Hot takes: interesting papers from Apr/May

Better late than never

GWAS/causal mechanisms

Genome-wide association study identifies 74 loci associated with educational attainment, Okbay et al. Nature

The Supplemental Materials to this paper contain the most thorough and clear description of cutting-edge GWAS analyses I have read of late

Parkinson-associated risk variant in distal enhancer of α-synuclein modulates target gene expression, Soldner et al. Nature

“Here we describe an alternative experimental approach to identify functional risk variants based on three recent innovations in genetics and molecular biology: (i) the prioritization of GWAS-identified risk variants in regulatory elements such as distal enhancers annotated based on genome-scale epigenetic data; (ii) the generation of genetically controlled isogenic pluripotent stem cell lines in which specific disease-associated genetic variants are the sole modified experimental variable using efficient gene-editing technologies such as the CRISPR/Cas9 system; and (iii) the analysis of cis-acting effects of candidate variants on allele-specific gene expression through deletion or exchange of disease-associated regulatory elements.”

Detection and interpretation of shared genetic influences on 42 human traits, Pickrell et al. Nat Genet

“It is also striking to note how many genetic variants influence multiple traits but without a consistent correlation in effect sizes … Another possibility is that a given genetic variant often influences the function of multiple cell types through separate molecular pathways or that the effects of a variant on two related phenotypes vary according to an individual’s environmental exposures.”

Regulatory mechanisms

Tissue-specific regulatory circuits reveal variable modular perturbations across complex diseases, Marbach et al. Nat Methods

“For most traits, evidence of increased connectivity between perturbed genes extended to variants that did not pass the genome-wide significance threshold, indicating that regulatory network information will be useful for prioritizing candidate variants.”

Pooled ChIP-Seq Links Variation in Transcription Factor Binding to Complex Disease Risk, Tehranchi et al. Cell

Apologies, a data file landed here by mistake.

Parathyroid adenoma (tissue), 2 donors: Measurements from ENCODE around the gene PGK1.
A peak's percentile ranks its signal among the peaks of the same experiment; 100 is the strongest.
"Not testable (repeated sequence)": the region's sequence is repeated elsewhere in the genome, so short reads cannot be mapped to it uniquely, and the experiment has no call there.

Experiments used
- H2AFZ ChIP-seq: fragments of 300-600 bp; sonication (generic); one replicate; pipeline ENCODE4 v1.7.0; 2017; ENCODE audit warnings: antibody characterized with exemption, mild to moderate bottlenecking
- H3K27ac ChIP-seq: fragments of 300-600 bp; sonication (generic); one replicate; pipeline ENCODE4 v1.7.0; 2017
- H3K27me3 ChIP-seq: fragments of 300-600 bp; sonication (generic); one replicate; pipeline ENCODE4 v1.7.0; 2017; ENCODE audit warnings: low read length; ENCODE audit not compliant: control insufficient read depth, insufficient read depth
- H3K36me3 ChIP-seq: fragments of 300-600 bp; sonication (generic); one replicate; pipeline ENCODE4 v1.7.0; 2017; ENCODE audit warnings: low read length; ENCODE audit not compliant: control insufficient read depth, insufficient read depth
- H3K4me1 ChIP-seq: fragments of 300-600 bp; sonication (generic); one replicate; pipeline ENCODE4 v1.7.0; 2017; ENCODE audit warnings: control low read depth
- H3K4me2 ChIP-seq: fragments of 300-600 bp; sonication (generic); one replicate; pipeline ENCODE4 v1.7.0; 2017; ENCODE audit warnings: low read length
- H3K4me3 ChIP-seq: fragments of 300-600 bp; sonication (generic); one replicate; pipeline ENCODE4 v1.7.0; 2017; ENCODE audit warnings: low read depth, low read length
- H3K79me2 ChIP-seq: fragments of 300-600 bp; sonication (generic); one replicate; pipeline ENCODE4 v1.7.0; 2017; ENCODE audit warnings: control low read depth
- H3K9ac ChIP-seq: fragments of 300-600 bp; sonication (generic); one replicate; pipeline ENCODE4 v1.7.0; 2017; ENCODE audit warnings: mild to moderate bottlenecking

“Altogether, 3,601 of our bQTLs have been previously implicated by GWAS, either directly or indirectly via LD (r2 > 0.8 in YRI). These represent 2,282 different disease-associated variants, 995 (44%) of which are associated with bQTLs for multiple factors. Interestingly, this is 8.0-fold higher than the overall fraction of bQTLs associated with multiple factors, suggesting that variants affecting multiple TFs are more likely to impact phenotypes … intersecting GWAS loci with all binding sites of a TF may yield misleading results because these overlaps are dominated by SNPs with no effect on TF binding.”

Syntax compensates for poor binding sites to encode tissue specificity of developmental enhancers, Farley et al. PNAS

“Surprisingly, enhancers with low-affinity binding sites can mediate robust tissue specific patterns of gene expression when they are organized with optimal syntax. Such enhancers may be a vastly underappreciated feature of the regulatory genome.”

Basset: Learning the regulatory code of the accessible genome with deep convolutional neural networks, Kelley et al. Gen Res

“We introduce an open source package Basset to apply CNNs [deep convolutional neural networks] to learn the functional activity of DNA sequences from genomics data. We trained Basset on a compendium of accessible genomic sites mapped in 164 cell types by DNase-seq and demonstrate greater predictive accuracy than previous methods. Basset predictions for the change in accessibility between variant alleles were far greater for GWAS SNPs that are likely to be causal relative to nearby SNPs in linkage disequilibrium with them.”

Enhancer–promoter interactions are encoded by complex genomic signatures on looping chromatin, Whalen et al. Nat Genet

“The resulting models accurately predict individual enhancer–promoter interactions across multiple cell lines with a false discovery rate up to 15 times smaller than that obtained using the closest gene … Most of this signature is not proximal to the enhancers and promoters but instead decorates the looping DNA.”

Gene expression

RNA splicing is a primary link between genetic variation and disease, Li et al. Science

“About ~65% of expression quantitative trait loci (eQTLs) have primary effects on chromatin, whereas the remaining eQTLs are enriched in transcribed regions … splicing QTLs are major contributors to complex traits, roughly on a par with variants that affect gene expression levels.”

Imputing Gene Expression in Uncollected Tissues Within and Beyond GTEx, Wang et al. AJHG

“By analyzing data from nine selected tissue types in the GTEx pilot project, we demonstrated that harnessing expression quantitative trait loci (eQTLs) and tissue-tissue expression-level correlations can aid imputation of transcriptome data from uncollected GTEx tissues. More importantly, we showed that by using GTEx data as a reference, one can impute expression levels in inaccessible tissues in non-GTEx expression studies.”

Written by Sasha Gusev on 17 June 2016